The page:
The narrow-minded, toxic key message centred on the idea that there is a specific and correct way to be an executive or leader, and no room for alternative styles or approaches.
My client was understandably disappointed by this message, as she recognized that there are so many other examples out there. If you’re interested at all in leadership development, it doesn’t take much to recognize that not all leaders are the same or have to be the same.
One would think that the facilitators of this training program would have at least a little curiosity, and look beyond the perception that there is one narrow ideal version of leadership.
If you do a quick Google search on “good leadership” you’ll find all kinds of different lists: 15 Traits of Effective Leadership; Five Qualities All Successful Leaders Have in Common, What Makes a Good Leader: 18 Leadership Qualities Explained.
Lists of the qualities and characteristics of a good leader include the predictable: Decisiveness, Communication Skills, Confidence, Having a Vision, Integrity and Motivation to name a few. Similarly, there are various styles of leadership, such as Authoritarian, Participative, Transactional, Transformational, and Servant-Leader.
Traditional, stereotypical notions of what leadership looks like are also agentic in nature. Agentic qualities are culturally stereotypical masculine qualities, such as being competitive, aggressive, and dominant.
So then let’s look at a couple of notable, alternatives: Angela Merkel and Jacinda Arden, both incredibly successful and yet somewhat unlikely leaders.
Alternative Leadership: Angela Merkel
Germany’s first female Chancellor, Angela Merkel, retired from politics in 2021 at the height of her popularity. After serving 16 years and four terms, the former scientist retired on her own terms with historic high approval ratings at home, and as one of the world’s most respected leaders.
Yet Angela Merkel can also come off as quiet, dry and even bland; an almost unlikely leader. Ms. Merkel lacks the typical charisma one would expect of political leaders in the modern media age. Yet it is precisely this authentic seriousness and lack of fanfare, backed by integrity and a no-frills approach to politics that appeals to people in an age of boisterous, larger-than-life, attention-seeking politicians.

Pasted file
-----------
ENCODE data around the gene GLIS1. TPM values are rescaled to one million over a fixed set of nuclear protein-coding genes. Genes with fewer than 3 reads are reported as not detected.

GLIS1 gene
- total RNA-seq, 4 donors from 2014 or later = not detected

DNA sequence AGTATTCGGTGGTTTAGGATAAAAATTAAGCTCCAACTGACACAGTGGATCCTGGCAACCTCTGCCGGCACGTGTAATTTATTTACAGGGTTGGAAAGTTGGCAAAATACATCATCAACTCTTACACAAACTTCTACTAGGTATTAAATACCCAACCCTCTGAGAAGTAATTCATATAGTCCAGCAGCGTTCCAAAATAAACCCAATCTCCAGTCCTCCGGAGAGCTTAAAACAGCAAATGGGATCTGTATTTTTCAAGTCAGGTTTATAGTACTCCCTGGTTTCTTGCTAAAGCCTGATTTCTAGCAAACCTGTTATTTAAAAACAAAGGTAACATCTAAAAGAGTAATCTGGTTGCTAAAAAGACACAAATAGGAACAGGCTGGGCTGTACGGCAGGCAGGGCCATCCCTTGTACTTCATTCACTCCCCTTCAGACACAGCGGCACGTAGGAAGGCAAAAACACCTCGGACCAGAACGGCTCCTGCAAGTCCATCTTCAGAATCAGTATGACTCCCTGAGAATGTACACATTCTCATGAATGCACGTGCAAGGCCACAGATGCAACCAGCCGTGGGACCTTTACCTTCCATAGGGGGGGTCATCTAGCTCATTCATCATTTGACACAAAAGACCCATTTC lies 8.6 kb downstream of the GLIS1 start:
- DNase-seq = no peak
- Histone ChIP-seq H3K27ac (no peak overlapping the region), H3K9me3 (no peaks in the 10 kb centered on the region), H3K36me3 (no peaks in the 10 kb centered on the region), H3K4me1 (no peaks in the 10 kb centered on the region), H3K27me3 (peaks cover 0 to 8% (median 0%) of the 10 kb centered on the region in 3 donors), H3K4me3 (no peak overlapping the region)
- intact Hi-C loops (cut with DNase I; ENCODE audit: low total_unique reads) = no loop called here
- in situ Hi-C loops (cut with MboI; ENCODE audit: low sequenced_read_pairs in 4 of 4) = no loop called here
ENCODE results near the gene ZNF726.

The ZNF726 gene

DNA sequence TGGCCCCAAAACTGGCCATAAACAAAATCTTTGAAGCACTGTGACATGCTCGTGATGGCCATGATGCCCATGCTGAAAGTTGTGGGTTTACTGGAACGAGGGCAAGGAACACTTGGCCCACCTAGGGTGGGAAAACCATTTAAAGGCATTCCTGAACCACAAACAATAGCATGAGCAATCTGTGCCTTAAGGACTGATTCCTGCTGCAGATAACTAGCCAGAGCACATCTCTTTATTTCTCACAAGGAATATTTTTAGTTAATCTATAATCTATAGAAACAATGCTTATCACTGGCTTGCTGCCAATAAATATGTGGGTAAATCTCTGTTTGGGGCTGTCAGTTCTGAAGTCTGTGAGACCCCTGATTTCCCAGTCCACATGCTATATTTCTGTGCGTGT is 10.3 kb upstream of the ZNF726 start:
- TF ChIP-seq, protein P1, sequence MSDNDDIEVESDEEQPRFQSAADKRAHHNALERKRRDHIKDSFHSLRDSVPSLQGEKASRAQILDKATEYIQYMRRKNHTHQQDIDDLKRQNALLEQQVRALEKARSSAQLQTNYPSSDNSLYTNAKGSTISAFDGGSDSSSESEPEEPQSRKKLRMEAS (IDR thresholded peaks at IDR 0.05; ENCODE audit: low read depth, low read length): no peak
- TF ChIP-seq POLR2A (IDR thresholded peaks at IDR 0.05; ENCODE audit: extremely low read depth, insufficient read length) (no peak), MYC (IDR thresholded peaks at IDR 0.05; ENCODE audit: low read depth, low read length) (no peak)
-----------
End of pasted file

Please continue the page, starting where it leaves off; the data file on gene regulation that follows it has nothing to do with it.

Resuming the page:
“It’s absolutely not her style to lead,” says Maclean’s political correspondent Miriam Lau. “She negotiates and calms other people’s temper tantrums. That she can do. But she doesn’t like to lead, and she doesn’t pontificate. She doesn’t verbalize leadership. She doesn’t like all these things. And still, she has to do it. There’s no one else.”
What has really defined Merkel’s tenure is how she led during key moments of crisis. Whether it was the financial crisis when the world was hit by recessions and stimulus packages, engaging with Putin, or dealing with the European refugee crisis, she has been referred to as the ”de facto leader of Europe” due to her influence and accomplishments.
Compassionate Leadership: Jacinda Arden
Likewise, New Zealand’s Prime Minister Jacinda Arden has been commended for her compassionate, empathetic yet decisive leadership style. According to leadership professor Claire Collins, Jacidna Arden “embraces leadership differently from most of her national and international counterparts. She uses “we” much more often than she uses “I.” She talks about the people that she is lucky to work with and those she serves, thus embodying a more servant-leadership style, rather than the usual individualistic authoritarian leader.”
Since becoming Prime Minister in 2017, Arden has shown that she is someone who means what she says, and does what she says she’s going to do. Her authenticity, says Collins, is further shown by taking “a thoroughly modern approach to leadership in a world where her peers still tout… old habits including showing strength, never admitting mistakes, and, if backed into a corner, distracting the press with another story.”
Leading Through Crisis
Merkel and Arden are just two of many leaders who embrace the kind of leadership traits that go against the cultural norm of what the typical leader should look like. They lead in a courageous way that’s authentic and genuine, under intense scrutiny on the national and international stage, in a male-dominated arena. What they’ve also shown is that during times of crisis, especially during the pandemic when many leaders faltered, female leaders have stepped up to take decisive and effective action in a way that their male counterparts haven’t matched.
The message of my client’s executive presence course was that leadership requires a strong hand and a heavily masculine mindset; if that is the case, how would the course facilitators explain the success of these two unlikely leaders? Perhaps it’s time to reconsider what makes a good leader.
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